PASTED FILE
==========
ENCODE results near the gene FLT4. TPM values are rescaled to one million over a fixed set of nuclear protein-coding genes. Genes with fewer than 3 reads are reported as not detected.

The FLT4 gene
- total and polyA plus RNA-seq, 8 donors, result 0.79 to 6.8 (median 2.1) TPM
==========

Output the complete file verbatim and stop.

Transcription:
ENCODE results near the gene FLT4. TPM values are rescaled to one million over a fixed set of nuclear protein-coding genes. Genes with fewer than 3 reads are reported as not detected.

The FLT4 gene
- total and polyA plus RNA-seq, 8 donors, result 0.79 to 6.8 (median 2.1) TPM